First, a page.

Where Are the Truly Great Restaurant Websites?

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There is some breaking restaurant-website news today out of New York: Menupages.com is being purchased by a company called Seamless for $15 million. Allow me to suggest that Menupages.com only exists because restaurant websites are so ridiculously, uselessly ornate, as Farhad Manjoo hilariously described this summer. They are triumphs of style over substance, all Flash, no data. But menus -- probably the number-one thing a potential customer wants to see -- are nowhere to be found.
 
In addition, little information appears about the sorts of things that dedicated food-lovers want to know these days. Where is all the stuff about meat suppliers or cooking methods or kitchen staff?

It's not as if these things are impossible to create. Take the website for my olive oil, Terra Creta. Yes, there is a website for my olive oil -- and it's great! TerraCreta.gr allows you to enter the lot number from your bottle and see all kinds of data about where it came from. I can get a satellite photo of the olive orchard or its organoleptic evaluation. I even know that my last bottle was in Storage Tank 4 at the olive oil mill where it was produced.

Now, most people won't want that much detail, but how about telling us where your beef comes from? Or the cooking lineage of your chefs? How about big, beautiful photos of the food on your menu? Can we see your kitchen? Do have a helpful reservations system in place (your own or someone else's)? Do you incorporate reviews from other sites? Help us come to the conclusion that your restaurant is awesome, if it is.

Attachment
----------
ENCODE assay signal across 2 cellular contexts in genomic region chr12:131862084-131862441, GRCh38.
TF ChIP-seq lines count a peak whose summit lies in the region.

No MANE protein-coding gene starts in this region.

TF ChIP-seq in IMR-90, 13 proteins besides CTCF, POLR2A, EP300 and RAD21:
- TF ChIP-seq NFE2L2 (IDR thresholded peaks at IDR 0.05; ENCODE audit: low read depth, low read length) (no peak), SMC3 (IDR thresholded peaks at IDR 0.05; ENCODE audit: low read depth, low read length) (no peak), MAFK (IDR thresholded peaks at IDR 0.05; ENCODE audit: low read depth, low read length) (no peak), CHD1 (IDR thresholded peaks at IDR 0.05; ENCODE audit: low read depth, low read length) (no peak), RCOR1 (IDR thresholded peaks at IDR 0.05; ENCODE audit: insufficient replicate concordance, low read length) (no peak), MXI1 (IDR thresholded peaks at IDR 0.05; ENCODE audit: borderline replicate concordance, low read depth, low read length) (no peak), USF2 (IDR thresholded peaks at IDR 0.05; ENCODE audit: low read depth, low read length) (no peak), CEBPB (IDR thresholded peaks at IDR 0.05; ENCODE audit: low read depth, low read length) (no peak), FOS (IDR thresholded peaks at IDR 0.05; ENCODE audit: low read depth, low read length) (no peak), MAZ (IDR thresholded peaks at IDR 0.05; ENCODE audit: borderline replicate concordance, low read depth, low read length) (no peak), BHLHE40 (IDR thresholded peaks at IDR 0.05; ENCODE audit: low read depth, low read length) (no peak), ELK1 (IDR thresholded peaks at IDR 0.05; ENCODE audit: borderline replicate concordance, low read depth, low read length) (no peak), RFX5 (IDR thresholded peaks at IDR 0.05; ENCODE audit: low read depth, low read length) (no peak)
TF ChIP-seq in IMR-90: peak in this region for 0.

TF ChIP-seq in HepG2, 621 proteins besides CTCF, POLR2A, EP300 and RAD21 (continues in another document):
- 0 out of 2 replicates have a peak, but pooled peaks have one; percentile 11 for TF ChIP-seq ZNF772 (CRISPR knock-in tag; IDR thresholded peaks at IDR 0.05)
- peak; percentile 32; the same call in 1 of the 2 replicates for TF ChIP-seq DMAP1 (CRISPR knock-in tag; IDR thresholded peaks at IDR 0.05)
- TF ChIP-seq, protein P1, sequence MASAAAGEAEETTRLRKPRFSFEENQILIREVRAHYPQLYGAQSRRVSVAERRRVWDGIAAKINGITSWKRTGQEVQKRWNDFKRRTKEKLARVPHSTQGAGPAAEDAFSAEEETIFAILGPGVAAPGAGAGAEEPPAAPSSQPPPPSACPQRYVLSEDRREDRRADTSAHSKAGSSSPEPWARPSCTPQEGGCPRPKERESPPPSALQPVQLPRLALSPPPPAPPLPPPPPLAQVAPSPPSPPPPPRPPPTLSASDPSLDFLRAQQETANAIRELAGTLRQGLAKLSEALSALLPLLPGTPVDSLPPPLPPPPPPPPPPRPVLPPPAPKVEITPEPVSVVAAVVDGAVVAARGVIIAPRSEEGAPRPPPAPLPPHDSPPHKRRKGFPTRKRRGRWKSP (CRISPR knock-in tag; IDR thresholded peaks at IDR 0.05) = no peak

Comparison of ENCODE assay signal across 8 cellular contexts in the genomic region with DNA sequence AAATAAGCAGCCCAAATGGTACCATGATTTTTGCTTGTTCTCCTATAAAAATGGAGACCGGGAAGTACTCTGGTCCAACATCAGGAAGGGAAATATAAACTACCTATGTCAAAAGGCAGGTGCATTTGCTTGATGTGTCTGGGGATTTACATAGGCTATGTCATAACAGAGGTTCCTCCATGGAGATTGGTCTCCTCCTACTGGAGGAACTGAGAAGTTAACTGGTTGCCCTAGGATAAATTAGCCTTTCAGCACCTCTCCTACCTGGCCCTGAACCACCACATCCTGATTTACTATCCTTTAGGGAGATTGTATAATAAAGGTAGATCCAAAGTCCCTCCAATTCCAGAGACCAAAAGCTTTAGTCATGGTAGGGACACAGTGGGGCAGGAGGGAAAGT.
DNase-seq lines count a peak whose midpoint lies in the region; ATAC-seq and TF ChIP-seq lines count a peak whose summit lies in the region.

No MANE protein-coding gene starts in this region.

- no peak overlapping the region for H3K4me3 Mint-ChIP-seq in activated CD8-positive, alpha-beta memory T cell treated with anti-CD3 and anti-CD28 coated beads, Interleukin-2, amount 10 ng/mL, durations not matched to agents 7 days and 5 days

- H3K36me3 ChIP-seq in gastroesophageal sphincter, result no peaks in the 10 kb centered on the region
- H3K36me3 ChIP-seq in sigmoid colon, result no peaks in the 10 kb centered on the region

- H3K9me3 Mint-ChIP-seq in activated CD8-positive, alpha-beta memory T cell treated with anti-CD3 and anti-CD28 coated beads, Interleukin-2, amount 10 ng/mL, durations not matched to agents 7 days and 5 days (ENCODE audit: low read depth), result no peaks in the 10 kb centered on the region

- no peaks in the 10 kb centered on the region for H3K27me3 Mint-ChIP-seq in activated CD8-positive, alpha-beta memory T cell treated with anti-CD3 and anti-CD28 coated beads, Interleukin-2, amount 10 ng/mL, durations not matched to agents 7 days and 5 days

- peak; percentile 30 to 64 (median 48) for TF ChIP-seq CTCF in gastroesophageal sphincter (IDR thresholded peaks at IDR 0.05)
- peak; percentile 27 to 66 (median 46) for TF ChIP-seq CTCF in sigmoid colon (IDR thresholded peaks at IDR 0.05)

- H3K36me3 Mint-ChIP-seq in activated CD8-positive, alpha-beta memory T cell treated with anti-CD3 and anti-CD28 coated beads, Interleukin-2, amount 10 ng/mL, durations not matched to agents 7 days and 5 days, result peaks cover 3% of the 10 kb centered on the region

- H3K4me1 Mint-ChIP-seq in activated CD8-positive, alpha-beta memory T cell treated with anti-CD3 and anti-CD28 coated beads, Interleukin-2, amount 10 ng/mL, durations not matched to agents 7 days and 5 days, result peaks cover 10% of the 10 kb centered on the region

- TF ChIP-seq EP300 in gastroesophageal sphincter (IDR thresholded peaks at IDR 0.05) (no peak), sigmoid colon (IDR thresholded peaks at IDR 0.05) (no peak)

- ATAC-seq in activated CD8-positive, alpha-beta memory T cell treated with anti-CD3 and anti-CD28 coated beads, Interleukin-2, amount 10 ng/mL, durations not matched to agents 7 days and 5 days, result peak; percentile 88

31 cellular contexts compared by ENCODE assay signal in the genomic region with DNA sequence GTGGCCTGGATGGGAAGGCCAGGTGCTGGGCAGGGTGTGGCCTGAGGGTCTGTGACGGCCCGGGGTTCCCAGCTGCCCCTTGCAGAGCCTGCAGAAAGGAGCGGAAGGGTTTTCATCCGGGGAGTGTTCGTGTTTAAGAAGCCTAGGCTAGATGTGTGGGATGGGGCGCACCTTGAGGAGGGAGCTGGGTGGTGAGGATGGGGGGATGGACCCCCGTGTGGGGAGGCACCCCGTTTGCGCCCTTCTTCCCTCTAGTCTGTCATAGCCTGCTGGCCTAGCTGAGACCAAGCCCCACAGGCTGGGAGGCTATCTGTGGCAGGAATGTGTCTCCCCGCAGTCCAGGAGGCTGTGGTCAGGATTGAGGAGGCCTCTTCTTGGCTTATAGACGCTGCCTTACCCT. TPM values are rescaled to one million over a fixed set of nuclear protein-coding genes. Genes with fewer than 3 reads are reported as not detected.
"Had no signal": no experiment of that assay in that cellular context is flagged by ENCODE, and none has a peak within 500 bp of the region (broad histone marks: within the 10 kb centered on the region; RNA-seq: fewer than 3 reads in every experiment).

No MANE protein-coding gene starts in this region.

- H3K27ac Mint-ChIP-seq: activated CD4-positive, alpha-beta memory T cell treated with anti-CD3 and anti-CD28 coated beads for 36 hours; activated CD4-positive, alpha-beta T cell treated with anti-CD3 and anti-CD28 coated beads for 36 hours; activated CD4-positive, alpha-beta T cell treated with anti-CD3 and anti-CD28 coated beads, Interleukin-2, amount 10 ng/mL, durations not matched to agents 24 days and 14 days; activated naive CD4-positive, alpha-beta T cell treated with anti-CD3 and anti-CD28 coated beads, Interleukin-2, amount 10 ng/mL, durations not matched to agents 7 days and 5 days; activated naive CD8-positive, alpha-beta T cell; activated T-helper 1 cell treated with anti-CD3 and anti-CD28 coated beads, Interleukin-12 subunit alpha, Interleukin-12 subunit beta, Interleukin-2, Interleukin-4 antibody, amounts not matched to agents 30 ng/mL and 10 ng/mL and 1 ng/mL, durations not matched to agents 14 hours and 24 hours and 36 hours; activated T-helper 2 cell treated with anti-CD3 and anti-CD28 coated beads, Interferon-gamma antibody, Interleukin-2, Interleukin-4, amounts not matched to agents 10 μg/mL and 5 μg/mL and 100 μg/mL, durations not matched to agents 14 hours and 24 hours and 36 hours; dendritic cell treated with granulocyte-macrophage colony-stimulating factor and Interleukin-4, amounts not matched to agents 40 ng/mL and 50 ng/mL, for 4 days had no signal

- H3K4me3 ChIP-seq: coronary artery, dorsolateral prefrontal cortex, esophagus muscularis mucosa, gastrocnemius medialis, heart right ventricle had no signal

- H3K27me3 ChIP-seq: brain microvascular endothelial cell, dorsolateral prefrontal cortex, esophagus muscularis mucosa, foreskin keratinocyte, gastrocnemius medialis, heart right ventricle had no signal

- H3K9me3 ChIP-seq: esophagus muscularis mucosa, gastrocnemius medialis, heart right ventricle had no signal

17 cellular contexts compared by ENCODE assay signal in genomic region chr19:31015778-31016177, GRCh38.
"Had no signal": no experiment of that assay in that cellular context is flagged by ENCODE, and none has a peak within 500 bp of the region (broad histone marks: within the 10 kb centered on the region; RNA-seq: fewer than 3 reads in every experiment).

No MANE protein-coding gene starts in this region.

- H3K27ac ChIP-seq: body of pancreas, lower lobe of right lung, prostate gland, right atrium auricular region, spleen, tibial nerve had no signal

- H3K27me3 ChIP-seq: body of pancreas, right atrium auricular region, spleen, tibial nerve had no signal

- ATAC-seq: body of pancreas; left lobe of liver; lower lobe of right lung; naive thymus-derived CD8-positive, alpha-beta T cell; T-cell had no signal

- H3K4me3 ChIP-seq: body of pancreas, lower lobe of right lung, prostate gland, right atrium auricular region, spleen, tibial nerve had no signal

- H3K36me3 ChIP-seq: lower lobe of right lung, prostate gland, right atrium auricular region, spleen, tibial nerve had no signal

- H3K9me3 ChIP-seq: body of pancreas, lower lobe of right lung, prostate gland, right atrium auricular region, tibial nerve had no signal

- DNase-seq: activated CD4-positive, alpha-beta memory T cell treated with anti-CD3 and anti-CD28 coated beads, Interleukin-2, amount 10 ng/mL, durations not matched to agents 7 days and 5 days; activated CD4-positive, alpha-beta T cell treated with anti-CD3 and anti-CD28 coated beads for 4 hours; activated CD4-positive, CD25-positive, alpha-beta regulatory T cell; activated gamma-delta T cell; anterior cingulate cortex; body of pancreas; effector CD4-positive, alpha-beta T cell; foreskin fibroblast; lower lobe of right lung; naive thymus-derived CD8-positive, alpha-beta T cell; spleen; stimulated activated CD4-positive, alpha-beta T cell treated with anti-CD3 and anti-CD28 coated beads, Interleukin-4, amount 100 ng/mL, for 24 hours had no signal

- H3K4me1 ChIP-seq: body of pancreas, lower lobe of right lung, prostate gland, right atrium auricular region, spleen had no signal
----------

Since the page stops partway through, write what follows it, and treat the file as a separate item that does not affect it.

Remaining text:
So, with all that carping, I want to know what restaurant website innovation looks like. Which restaurants are doing a great job? Who has the best restaurant website in the world?

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Alexis C. Madrigal

Alexis Madrigal is the deputy editor of TheAtlantic.com. He's the author of Powering the Dream: The History and Promise of Green Technology. More

The New York Observer has called Madrigal "for all intents and purposes, the perfect modern reporter." He co-founded Longshot magazine, a high-speed media experiment that garnered attention from The New York Times, The Wall Street Journal, and the BBC. While at Wired.com, he built Wired Science into one of the most popular blogs in the world. The site was nominated for best magazine blog by the MPA and best science website in the 2009 Webby Awards. He also co-founded Haiti ReWired, a groundbreaking community dedicated to the discussion of technology, infrastructure, and the future of Haiti.

He's spoken at Stanford, CalTech, Berkeley, SXSW, E3, and the National Renewable Energy Laboratory, and his writing was anthologized in Best Technology Writing 2010 (Yale University Press).

Madrigal is a visiting scholar at the University of California at Berkeley's Office for the History of Science and Technology. Born in Mexico City, he grew up in the exurbs north of Portland, Oregon, and now lives in Oakland.

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